• Used in many cosmeceuticals for its skin lightening effects and its potential to prevent additional pigment from coming to the surface of the skin.

Ellagic Acid

  • Natural substance derived from strawberries, cherries and pomegranates.
  • Works as an antioxidant and also inhibits an enzyme needed for melanin production.
  • Dr. Halder explained that studies show it is more effective at skin lightening than kojic acid or arbutin, which are both discussed below.

Lignin Peroxidase

  • Enzyme that comes from a fungus and can break down melanin in the skin.
  • Lignin is found in wood pulp and when it breaks down, it can lighten the wood pulp. This is how wood pulp is whitened for use in paper and how lignin was discovered as a skin lightening agent.
  • Currently available in an over-the-counter product.
  • While studies have not been completed, Dr. Halder noted that it does have skin lightening properties.

In addition, studies have shown that these four ingredients pose little or no allergy risk, so they might be more tolerable to consumers who are allergic to other natural lightening agents. If an allergic reaction occurs, Dr. Halder explained that consumers should discontinue use and see a board-certified dermatologist for treatment.

The following three ingredients have also shown promise as skin lighteners, but they can cause an allergic reaction in some individuals:

Arbutin

  • A natural derivative of hydroquinone derived from plants, including bearberry, blueberry and cranberry.
  • Usually available in combination with other skin lightening agents in over-the-counter cosmeceuticals.
  • Some cosmetic products available at high-end department stores contain 3% concentrations, which studies show can significantly lighten the skin.

Kojic Acid

  • An antioxidant derived from a fungus rather than a plant. Works by breaking down melanin in the skin and preventing its production in the skin.
  • Found in cosmeceuticals in 1% -- 4% concentrations either combined with other skin lightening agents or by itself.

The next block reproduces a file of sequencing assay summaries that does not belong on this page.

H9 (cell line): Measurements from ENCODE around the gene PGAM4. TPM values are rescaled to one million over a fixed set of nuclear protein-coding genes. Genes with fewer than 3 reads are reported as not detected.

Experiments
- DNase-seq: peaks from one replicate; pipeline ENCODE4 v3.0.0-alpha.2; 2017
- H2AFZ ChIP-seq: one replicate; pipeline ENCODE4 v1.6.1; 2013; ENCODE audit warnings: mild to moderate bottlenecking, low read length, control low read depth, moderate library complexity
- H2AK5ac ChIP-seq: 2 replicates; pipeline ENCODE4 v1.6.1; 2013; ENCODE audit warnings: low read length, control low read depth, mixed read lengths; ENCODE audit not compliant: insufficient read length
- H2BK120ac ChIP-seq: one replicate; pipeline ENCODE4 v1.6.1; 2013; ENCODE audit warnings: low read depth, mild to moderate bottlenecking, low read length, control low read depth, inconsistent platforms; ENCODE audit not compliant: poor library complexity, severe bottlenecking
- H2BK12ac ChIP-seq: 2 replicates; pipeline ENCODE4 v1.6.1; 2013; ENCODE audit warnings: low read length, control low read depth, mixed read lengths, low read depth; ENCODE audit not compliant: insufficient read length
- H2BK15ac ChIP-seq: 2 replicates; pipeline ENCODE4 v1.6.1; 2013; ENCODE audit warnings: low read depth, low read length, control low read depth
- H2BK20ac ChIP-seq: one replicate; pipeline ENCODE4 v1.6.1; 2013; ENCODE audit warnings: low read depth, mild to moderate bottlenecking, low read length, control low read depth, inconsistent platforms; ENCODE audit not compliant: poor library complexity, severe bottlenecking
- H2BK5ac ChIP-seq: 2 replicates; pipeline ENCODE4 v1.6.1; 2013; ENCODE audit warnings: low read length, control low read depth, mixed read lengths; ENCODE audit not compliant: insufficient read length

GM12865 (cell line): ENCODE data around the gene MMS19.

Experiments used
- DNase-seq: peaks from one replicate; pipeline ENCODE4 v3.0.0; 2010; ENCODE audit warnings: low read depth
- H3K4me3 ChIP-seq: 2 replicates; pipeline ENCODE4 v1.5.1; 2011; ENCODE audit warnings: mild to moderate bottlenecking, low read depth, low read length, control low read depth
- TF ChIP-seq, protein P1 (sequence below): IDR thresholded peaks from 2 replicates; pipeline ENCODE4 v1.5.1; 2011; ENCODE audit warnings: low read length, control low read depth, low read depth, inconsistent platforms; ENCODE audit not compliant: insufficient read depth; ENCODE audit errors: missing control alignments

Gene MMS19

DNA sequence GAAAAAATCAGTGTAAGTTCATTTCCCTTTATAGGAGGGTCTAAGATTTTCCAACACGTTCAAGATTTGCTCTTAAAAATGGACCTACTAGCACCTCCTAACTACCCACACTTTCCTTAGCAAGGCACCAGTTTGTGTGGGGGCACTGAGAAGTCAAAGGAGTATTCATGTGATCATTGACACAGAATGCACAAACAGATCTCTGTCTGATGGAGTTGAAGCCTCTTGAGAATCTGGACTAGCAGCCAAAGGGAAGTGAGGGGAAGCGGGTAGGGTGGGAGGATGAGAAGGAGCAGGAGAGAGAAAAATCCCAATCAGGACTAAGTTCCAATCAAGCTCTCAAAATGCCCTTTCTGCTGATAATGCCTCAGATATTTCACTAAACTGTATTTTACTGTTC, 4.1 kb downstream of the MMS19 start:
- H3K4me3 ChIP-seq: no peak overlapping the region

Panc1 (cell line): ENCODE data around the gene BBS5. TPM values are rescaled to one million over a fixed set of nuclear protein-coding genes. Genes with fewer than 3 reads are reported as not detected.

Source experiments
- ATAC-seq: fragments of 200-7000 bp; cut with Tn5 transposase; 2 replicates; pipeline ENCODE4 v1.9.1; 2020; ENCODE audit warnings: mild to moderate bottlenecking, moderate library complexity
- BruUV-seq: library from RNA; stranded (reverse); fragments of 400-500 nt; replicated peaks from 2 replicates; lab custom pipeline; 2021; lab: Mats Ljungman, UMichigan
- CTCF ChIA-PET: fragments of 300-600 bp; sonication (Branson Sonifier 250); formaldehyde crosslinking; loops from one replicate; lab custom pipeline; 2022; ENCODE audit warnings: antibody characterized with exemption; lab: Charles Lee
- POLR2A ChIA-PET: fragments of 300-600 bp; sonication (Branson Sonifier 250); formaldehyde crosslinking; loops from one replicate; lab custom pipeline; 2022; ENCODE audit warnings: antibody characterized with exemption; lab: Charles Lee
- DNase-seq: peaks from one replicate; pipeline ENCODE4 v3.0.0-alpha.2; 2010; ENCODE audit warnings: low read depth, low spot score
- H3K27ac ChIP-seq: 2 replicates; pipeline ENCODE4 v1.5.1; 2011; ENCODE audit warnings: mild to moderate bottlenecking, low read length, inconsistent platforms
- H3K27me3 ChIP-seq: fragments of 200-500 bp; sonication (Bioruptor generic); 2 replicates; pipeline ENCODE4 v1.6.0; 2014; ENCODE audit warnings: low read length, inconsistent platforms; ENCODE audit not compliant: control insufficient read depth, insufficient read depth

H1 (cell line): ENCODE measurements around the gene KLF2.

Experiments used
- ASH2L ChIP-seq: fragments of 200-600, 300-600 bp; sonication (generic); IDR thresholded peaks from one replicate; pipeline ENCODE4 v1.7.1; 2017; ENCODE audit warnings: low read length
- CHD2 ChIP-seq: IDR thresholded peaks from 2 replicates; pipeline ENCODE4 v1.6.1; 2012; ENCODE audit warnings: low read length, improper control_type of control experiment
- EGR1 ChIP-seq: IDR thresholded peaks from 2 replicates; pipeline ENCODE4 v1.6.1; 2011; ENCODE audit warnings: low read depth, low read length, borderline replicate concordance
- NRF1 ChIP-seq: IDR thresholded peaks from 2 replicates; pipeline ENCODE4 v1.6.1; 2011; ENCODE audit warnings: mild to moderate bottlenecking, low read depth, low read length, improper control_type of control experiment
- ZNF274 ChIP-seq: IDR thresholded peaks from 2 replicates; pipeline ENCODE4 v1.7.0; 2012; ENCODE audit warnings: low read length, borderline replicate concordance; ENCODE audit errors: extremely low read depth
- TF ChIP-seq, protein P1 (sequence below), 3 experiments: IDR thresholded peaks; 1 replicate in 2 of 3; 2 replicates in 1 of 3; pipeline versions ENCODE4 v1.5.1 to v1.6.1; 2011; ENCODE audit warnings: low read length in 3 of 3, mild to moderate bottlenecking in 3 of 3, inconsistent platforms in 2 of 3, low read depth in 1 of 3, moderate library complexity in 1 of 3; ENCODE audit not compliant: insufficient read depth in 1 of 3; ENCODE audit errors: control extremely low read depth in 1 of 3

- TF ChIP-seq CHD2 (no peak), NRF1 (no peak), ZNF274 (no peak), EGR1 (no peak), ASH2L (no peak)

• Clinical studies show improvement in skin lightening.

Licorice

  • There are a number of different licorice extracts derived from licorice root.
  • Liquirtin is available over-the-counter and has been shown to lighten skin.

American Academy of Dermatology Expert Advice

"Those affected by hyperpigmentation who would like to use a topical treatment to lighten their skin should consult a board-certified dermatologist who can help separate fact from fiction in terms of product claims," said Dr. Halder. "It's important to remember that even topical treatments backed by science do not work overnight, as it takes time and consistent use to produce a noticeable improvement. Consumers should also be cautious about ordering skin-lightening products via the internet, as the country of origin for the active ingredients might be unknown -- raising questions as to the purity or effectiveness of these ingredients, as well as the product's overall quality."


Story Source:

The above story is based on materials provided by American Academy of Dermatology. Note: Materials may be edited for content and length.


Cite This Page:

American Academy of Dermatology. "Natural ingredients used in new topical treatments for hyperpigmentation: Dermatologists explains." ScienceDaily. ScienceDaily, 21 March 2014. <www.sciencedaily.com/releases/2014/03/140321094703.htm>.
American Academy of Dermatology. (2014, March 21). Natural ingredients used in new topical treatments for hyperpigmentation: Dermatologists explains. ScienceDaily. Retrieved September 16, 2014 from www.sciencedaily.com/releases/2014/03/140321094703.htm
American Academy of Dermatology. "Natural ingredients used in new topical treatments for hyperpigmentation: Dermatologists explains." ScienceDaily. www.sciencedaily.com/releases/2014/03/140321094703.htm (accessed September 16, 2014).